Driving in San Diego California

San Diego freeways


There's always a but, and in major California cities like San Diego, that is usually related to cars—driving them in traffic, getting lost in them, finding somewhere to park them, entrusting them to valets, crashing, watching out for other people operating them.

But as they are a must for many people who want to make the most out of their vacation in a county larger than two states (Delaware and Rhode Island), this guide aims to provide insight into local rules of the road, Southern California drivers' styles, traffic, and more to ensure a smooth ride.

Rules of the Road

All the same basic regulations that govern driving in the U.S. apply to cruising around San Diego by car. But before getting behind the wheel, drivers should acquaint themselves with some added California laws that might score them tickets and hefty fines if not obeyed. California cops are particularly strict about cell phone usage, littering, and driving under the influence of alcohol or marijuana. 

• Cell phones: Drivers are not allowed to talk, text, read messages, email, or anything on their phones while driving unless using a hands-free set-up. Under distracted driving laws, you can be ticketed for simply holding your phone in your hand, even if it was to look at Google Maps. Bring something that attaches your phone to the dash, window, or vents to avoid temptation. Anyone under 18 cannot use the phone while driving, even with hands-free tech. Exceptions are made for emergency calls.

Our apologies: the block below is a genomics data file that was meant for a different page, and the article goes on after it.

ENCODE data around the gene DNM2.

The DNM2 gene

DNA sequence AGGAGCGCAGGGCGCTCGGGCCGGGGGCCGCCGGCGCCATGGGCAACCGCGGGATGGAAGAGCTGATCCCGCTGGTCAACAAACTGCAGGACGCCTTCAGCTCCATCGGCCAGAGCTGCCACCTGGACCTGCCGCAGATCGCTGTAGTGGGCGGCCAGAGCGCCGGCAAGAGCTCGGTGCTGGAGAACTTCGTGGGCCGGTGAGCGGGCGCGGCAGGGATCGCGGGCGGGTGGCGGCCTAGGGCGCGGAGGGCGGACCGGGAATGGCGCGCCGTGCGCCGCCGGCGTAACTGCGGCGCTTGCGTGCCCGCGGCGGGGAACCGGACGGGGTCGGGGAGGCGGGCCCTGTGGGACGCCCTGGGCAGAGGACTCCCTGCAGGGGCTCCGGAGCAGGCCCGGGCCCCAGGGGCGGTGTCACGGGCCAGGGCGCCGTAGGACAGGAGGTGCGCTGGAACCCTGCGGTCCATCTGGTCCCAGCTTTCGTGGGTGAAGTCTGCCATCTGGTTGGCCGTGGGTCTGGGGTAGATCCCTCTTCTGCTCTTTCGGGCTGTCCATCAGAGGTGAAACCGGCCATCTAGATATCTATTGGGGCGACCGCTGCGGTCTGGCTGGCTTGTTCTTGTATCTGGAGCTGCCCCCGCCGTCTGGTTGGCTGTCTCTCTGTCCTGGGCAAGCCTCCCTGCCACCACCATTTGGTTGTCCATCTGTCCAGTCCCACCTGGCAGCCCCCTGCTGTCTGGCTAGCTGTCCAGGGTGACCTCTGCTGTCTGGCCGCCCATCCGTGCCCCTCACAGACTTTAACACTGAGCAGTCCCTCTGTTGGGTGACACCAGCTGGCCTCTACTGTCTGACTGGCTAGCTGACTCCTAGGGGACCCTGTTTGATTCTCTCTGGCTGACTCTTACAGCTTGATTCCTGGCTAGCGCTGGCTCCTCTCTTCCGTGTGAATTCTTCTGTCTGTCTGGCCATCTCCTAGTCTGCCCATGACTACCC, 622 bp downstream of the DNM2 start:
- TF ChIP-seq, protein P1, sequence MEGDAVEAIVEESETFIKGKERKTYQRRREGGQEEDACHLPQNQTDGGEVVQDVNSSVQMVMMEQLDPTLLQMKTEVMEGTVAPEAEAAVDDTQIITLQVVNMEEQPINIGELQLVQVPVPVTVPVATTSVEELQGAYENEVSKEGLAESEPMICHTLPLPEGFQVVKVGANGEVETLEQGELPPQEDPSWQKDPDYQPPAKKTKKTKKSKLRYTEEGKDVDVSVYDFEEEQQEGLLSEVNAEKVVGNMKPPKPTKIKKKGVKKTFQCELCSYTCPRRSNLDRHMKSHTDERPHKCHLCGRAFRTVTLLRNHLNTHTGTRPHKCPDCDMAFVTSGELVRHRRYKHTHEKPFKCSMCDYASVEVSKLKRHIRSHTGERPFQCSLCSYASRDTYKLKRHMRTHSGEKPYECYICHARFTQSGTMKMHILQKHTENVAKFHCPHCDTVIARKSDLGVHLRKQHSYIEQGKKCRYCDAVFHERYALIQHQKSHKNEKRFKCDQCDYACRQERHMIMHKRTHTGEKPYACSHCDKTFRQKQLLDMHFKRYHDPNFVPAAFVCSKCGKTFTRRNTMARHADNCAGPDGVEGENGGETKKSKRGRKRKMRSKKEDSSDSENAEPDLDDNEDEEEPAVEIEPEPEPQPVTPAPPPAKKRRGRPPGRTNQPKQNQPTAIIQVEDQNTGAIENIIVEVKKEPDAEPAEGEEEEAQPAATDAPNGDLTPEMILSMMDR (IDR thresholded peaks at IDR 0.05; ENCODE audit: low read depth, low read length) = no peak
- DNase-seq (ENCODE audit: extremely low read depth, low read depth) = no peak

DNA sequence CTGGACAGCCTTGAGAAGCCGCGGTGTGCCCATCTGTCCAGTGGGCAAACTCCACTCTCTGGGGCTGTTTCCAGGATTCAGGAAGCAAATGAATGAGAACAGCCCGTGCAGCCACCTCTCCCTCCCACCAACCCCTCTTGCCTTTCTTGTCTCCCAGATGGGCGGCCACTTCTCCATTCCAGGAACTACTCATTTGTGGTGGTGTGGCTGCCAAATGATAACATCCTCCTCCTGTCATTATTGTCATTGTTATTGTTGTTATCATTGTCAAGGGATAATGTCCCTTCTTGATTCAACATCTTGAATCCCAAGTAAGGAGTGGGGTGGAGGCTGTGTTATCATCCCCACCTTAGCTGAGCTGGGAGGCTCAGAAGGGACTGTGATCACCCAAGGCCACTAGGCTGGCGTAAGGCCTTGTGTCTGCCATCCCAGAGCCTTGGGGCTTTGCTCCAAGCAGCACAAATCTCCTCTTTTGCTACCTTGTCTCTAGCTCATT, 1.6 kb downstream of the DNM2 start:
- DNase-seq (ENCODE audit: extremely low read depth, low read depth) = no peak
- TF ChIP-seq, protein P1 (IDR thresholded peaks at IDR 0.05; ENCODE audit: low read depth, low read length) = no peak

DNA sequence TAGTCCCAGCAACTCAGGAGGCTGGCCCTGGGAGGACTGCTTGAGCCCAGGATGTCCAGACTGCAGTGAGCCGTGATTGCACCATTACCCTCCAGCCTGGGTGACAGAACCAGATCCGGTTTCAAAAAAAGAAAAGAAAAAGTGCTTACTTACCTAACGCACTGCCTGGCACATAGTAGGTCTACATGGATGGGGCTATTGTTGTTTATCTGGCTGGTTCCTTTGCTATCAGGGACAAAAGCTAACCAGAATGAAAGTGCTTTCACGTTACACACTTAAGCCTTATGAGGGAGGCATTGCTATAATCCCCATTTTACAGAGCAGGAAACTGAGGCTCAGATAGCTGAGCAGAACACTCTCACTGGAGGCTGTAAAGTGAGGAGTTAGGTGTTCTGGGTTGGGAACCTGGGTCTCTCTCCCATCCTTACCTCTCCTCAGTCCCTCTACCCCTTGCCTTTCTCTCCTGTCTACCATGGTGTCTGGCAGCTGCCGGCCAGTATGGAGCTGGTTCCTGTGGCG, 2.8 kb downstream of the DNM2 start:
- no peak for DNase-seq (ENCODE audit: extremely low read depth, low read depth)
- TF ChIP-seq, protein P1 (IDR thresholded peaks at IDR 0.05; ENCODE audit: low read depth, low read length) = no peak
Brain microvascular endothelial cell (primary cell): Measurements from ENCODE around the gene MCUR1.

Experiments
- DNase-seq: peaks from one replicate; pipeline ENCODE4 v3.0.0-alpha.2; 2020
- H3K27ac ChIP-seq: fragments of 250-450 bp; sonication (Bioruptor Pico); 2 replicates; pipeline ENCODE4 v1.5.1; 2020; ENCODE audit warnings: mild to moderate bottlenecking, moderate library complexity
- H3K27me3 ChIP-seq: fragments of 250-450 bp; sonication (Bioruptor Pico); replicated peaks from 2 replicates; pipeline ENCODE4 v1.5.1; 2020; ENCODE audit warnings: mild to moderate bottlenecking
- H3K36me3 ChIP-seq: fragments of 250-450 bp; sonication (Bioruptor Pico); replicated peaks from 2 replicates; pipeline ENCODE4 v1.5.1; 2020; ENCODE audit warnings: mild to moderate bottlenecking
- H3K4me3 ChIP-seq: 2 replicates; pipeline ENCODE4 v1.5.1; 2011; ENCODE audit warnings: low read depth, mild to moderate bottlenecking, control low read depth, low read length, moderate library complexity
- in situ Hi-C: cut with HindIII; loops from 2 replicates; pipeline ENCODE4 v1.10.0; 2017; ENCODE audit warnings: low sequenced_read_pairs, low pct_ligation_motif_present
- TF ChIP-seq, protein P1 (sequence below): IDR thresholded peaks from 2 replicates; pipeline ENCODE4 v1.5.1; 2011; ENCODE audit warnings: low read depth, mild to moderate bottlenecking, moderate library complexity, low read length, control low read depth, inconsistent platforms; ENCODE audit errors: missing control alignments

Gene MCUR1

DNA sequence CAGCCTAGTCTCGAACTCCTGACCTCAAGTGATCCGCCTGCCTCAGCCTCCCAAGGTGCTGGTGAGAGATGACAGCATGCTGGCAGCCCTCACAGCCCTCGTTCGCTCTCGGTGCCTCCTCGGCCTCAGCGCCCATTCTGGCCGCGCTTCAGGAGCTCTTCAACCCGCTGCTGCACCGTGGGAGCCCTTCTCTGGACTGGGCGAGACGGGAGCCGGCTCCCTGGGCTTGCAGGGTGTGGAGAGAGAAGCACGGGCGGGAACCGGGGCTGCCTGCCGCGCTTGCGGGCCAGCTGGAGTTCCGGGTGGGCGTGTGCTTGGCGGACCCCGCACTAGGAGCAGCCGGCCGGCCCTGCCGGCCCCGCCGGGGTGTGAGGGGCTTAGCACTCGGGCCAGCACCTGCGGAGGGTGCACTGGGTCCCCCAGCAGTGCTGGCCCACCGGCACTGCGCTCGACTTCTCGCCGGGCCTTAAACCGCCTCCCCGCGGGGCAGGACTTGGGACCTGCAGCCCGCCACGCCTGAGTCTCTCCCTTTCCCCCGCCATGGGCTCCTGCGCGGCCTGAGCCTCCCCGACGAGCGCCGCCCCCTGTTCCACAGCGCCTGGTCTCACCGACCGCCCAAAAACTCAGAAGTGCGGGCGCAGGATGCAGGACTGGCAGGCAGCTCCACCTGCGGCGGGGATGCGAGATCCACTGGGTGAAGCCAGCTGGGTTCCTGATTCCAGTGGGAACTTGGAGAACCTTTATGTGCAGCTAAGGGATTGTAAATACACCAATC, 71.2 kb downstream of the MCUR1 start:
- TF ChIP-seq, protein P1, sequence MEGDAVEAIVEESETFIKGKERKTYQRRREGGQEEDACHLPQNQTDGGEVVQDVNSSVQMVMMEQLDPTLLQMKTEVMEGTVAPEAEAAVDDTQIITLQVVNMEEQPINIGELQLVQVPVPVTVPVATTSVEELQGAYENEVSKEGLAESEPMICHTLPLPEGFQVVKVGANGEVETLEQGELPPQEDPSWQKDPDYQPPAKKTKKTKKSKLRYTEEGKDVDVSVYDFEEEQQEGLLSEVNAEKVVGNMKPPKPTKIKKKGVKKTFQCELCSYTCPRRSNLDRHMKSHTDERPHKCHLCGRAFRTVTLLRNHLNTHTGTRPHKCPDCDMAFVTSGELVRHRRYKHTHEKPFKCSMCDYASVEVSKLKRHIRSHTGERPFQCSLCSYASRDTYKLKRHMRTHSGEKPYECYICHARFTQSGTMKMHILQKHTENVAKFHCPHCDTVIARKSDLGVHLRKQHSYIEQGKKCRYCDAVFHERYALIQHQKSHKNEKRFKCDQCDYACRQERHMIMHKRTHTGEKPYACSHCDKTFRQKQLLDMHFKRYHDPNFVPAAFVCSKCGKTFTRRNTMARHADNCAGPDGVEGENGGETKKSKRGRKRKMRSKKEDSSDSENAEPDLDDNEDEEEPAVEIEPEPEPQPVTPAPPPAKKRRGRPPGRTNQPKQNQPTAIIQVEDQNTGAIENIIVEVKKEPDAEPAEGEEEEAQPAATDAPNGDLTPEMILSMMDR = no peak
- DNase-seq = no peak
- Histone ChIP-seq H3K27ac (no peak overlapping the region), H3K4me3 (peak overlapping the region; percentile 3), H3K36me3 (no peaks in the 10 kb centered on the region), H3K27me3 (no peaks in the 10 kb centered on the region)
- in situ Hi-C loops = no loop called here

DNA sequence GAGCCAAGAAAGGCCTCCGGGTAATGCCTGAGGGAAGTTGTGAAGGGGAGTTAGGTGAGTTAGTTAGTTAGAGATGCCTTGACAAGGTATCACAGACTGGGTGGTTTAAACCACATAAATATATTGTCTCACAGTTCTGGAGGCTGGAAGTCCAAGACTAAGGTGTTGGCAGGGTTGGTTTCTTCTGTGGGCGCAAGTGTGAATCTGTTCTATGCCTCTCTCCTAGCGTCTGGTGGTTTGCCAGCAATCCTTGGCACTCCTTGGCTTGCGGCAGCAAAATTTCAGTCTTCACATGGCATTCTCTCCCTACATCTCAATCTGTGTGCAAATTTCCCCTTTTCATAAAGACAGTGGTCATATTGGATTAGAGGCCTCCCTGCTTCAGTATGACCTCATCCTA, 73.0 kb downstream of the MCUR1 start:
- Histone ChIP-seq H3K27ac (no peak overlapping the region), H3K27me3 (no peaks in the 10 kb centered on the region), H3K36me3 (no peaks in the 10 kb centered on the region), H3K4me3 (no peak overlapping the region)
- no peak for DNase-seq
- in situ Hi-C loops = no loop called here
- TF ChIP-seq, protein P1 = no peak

• Carpool/H.O.V. lanes: On some freeways, lanes at the far left are designated as High Occupancy Vehicle (H.O.V.) lanes with signs and white diamonds painted on the asphalt. There often needs to be two humans in the car to use them, although a few require three or more passengers. Drivers are only allowed to enter or exit carpool lanes in designated sections. You can get a costly ticket for crossing an unbroken yellow or white line. Busy on-ramps occasionally also have designated H.O.V. lanes and often don't force cars in said lanes to stop when the lights metering merging are on. However, a few do so look to a posted sign for guidance. There are also a few freeway overpasses that have designated carpool lanes when changing freeways. Towed trailers are not allowed in these lanes at any time. California Highway Patrol (C.H.P.) takes these laws very seriously.

• Toll roads: Some carpool lanes are double-purposed as toll roads, which single drivers can use for a price. Many of these require a FasTrak transponder as there are no longer toll takers in most booths. Even when two people are in the car, your car also needs a monitoring device to use those sections. Some rental car companies provide them. In San Diego, there is only one toll road. The South Bay Expressway, AKA State Route 125, allows drivers to skip traffic when commuting between Chula Vista and the Mexican border and downtown, Santee, Sorrento Valley, and Otay Mesa. It can also be a shortcut to the I-8 and the I-15 freeways.